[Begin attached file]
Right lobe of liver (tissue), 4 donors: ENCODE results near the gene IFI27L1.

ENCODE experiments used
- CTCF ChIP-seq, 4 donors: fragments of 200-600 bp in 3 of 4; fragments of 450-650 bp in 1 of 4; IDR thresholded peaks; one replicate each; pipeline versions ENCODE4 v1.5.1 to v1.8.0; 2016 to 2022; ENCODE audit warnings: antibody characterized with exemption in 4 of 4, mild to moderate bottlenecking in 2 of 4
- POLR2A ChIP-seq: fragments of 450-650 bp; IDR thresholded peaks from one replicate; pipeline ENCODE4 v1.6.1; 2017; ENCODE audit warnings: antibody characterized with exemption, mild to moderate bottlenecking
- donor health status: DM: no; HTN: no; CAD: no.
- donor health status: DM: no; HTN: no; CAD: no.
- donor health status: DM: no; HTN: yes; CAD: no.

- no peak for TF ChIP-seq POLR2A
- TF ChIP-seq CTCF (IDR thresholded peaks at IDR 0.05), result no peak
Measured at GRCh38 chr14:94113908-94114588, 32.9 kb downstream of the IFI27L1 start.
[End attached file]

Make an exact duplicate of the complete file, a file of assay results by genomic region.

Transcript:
Right lobe of liver (tissue), 4 donors: ENCODE results near the gene IFI27L1.

ENCODE experiments used
- CTCF ChIP-seq, 4 donors: fragments of 200-600 bp in 3 of 4; fragments of 450-650 bp in 1 of 4; IDR thresholded peaks; one replicate each; pipeline versions ENCODE4 v1.5.1 to v1.8.0; 2016 to 2022; ENCODE audit warnings: antibody characterized with exemption in 4 of 4, mild to moderate bottlenecking in 2 of 4
- POLR2A ChIP-seq: fragments of 450-650 bp; IDR thresholded peaks from one replicate; pipeline ENCODE4 v1.6.1; 2017; ENCODE audit warnings: antibody characterized with exemption, mild to moderate bottlenecking
- donor health status: DM: no; HTN: no; CAD: no.
- donor health status: DM: no; HTN: no; CAD: no.
- donor health status: DM: no; HTN: yes; CAD: no.

- no peak for TF ChIP-seq POLR2A
- TF ChIP-seq CTCF (IDR thresholded peaks at IDR 0.05), result no peak
Measured at GRCh38 chr14:94113908-94114588, 32.9 kb downstream of the IFI27L1 start.